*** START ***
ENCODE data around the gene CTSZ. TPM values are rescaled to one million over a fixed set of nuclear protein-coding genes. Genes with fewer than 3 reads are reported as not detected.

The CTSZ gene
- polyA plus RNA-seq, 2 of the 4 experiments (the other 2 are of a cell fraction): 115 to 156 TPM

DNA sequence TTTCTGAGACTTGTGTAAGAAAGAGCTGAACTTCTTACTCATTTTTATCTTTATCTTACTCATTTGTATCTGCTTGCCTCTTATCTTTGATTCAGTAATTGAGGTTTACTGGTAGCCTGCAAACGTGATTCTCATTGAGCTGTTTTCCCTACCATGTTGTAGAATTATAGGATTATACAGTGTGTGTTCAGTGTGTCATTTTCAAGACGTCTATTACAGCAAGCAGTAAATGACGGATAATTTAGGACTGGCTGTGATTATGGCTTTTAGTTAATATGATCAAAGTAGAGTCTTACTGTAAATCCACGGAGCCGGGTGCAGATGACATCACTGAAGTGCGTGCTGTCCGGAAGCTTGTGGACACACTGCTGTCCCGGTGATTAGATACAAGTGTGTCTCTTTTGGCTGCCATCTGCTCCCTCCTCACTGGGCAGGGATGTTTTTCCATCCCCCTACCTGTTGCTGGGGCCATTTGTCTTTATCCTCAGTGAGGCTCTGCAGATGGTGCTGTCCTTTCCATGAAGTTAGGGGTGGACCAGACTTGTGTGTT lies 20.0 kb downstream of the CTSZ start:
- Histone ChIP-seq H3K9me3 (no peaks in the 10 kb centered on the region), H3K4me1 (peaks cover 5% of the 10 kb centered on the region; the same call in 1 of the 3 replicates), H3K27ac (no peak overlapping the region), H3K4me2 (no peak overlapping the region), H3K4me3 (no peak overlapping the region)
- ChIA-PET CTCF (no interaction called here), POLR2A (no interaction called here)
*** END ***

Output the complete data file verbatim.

ENCODE data around the gene CTSZ. TPM values are rescaled to one million over a fixed set of nuclear protein-coding genes. Genes with fewer than 3 reads are reported as not detected.

The CTSZ gene
- polyA plus RNA-seq, 2 of the 4 experiments (the other 2 are of a cell fraction): 115 to 156 TPM

DNA sequence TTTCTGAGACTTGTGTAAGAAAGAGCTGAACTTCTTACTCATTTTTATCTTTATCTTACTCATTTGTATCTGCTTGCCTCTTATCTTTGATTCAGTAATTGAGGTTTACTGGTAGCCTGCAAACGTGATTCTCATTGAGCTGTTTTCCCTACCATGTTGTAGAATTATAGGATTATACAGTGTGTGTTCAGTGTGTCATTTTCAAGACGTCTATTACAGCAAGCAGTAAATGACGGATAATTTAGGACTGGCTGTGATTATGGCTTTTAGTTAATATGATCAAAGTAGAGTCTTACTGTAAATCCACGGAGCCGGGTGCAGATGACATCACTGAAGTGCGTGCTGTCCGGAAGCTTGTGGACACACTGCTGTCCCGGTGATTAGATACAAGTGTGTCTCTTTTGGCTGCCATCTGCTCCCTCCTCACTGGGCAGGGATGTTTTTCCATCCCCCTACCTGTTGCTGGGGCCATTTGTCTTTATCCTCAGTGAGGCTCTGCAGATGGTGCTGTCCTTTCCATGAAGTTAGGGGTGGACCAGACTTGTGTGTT lies 20.0 kb downstream of the CTSZ start:
- Histone ChIP-seq H3K9me3 (no peaks in the 10 kb centered on the region), H3K4me1 (peaks cover 5% of the 10 kb centered on the region; the same call in 1 of the 3 replicates), H3K27ac (no peak overlapping the region), H3K4me2 (no peak overlapping the region), H3K4me3 (no peak overlapping the region)
- ChIA-PET CTCF (no interaction called here), POLR2A (no interaction called here)